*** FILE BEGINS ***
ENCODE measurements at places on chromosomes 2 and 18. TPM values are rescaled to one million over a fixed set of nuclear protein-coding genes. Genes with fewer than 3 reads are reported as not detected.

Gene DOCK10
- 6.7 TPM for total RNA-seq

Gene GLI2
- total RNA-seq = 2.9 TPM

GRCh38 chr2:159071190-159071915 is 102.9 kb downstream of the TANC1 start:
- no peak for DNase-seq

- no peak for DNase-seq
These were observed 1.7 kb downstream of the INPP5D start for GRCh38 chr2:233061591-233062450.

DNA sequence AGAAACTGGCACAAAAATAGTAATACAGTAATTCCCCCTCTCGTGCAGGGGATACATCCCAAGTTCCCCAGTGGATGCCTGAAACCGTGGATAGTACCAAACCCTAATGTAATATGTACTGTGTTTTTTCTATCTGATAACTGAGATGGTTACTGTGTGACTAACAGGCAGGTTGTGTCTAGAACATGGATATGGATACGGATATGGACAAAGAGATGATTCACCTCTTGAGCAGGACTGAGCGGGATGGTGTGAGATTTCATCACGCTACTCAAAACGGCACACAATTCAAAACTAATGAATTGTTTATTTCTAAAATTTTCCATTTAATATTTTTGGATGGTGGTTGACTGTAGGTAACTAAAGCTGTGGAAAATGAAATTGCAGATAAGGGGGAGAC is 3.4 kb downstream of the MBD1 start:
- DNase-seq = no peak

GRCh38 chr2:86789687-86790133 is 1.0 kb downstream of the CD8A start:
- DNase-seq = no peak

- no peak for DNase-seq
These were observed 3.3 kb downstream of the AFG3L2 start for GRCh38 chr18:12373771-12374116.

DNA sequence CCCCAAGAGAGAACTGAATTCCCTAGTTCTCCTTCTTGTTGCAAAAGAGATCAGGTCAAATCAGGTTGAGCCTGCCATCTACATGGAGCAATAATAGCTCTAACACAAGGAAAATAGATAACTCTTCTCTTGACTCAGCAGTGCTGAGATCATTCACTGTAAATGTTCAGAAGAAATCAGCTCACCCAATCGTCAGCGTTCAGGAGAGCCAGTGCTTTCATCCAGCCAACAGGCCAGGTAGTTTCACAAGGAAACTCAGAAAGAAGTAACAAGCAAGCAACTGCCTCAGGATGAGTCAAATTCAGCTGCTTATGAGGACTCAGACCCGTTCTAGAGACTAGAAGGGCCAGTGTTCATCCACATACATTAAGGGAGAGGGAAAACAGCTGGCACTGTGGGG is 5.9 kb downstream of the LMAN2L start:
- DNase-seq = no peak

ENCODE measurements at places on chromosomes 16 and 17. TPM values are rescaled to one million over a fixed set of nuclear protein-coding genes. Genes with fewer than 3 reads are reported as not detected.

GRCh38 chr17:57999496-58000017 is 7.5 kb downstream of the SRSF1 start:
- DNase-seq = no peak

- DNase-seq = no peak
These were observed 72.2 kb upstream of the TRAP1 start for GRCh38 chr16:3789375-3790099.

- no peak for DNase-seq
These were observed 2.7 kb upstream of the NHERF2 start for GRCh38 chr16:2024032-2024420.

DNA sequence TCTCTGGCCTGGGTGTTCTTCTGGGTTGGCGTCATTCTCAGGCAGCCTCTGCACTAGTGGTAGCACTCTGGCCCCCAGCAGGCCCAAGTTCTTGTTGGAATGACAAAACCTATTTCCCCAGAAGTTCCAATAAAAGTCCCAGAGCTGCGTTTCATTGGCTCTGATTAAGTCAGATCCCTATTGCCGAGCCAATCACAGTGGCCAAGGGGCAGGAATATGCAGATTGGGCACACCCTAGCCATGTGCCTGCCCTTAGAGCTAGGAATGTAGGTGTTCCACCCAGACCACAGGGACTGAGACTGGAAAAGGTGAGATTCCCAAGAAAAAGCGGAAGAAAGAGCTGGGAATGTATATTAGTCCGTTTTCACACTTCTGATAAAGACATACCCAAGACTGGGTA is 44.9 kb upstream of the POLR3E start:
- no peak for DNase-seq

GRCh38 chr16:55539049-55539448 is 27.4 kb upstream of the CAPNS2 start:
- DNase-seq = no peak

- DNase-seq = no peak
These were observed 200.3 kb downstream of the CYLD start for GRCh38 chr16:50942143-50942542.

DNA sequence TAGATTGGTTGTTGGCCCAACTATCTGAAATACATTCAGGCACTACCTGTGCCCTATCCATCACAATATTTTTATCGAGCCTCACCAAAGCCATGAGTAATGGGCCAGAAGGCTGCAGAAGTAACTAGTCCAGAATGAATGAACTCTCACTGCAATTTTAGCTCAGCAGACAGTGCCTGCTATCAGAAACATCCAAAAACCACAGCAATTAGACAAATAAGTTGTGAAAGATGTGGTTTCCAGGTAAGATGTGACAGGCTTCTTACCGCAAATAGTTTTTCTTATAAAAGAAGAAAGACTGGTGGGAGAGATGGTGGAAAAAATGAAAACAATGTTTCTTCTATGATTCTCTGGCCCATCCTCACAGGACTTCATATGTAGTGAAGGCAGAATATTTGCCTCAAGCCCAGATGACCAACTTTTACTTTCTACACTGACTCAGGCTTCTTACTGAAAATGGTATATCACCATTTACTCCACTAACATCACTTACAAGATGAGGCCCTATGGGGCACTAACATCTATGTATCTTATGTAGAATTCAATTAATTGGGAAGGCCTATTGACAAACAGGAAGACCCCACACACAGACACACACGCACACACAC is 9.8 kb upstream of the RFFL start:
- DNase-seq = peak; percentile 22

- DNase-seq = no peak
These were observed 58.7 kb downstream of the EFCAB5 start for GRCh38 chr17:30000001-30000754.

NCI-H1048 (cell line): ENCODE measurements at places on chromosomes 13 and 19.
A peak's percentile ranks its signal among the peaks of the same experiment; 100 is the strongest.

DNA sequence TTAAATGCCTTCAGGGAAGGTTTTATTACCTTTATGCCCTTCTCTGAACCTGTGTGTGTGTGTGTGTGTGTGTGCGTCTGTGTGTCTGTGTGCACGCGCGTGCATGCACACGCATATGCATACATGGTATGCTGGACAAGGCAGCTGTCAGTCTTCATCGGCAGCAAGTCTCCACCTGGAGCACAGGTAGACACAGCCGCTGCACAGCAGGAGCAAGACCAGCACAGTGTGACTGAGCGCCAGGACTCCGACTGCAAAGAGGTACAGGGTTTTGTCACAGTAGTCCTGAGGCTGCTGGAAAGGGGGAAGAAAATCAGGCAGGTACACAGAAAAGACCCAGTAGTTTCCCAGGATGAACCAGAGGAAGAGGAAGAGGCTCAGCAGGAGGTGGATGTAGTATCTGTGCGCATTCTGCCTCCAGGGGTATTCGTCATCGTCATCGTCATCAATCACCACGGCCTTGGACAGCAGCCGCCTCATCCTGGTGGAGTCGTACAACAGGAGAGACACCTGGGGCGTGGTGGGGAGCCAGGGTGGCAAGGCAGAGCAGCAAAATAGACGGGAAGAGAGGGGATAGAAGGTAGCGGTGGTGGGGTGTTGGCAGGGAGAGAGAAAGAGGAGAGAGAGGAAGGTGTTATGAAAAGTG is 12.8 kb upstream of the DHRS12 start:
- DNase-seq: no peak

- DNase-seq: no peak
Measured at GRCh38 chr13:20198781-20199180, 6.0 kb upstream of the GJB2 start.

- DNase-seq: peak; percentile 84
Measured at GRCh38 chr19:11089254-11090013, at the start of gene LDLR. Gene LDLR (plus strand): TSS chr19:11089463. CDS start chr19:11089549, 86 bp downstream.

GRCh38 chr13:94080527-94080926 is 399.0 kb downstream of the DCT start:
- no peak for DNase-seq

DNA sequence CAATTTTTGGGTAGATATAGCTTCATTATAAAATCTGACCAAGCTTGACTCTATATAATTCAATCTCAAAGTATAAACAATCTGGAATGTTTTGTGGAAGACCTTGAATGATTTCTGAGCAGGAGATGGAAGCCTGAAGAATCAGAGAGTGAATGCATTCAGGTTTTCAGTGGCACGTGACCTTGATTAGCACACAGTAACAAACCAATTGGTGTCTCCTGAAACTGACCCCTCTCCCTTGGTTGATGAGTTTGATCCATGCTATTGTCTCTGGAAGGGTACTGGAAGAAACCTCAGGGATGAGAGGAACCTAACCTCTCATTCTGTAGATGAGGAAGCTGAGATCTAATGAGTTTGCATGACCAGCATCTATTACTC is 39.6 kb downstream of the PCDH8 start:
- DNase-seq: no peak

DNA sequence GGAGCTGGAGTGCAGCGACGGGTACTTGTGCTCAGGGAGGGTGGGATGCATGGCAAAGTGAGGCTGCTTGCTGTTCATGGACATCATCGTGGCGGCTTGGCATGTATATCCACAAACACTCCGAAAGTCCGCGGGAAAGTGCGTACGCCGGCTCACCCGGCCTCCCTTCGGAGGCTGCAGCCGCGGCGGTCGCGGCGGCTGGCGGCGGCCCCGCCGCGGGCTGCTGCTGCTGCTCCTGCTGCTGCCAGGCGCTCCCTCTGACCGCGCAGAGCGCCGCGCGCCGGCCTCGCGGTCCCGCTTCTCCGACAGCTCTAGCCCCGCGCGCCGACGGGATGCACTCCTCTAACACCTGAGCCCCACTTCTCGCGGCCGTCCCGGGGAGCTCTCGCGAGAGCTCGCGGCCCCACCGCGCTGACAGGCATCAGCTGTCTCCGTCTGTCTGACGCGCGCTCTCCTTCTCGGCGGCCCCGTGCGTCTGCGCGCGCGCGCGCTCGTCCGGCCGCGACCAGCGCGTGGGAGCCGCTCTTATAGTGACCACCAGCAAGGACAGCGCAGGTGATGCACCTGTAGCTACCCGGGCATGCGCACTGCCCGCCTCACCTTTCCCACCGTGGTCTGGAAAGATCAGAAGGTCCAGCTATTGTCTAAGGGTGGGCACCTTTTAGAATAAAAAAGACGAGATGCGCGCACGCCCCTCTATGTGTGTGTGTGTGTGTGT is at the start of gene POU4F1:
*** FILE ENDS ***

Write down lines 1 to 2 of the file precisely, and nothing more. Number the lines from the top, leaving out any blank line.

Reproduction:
ENCODE measurements at places on chromosomes 2 and 18. TPM values are rescaled to one million over a fixed set of nuclear protein-coding genes. Genes with fewer than 3 reads are reported as not detected.

Gene DOCK10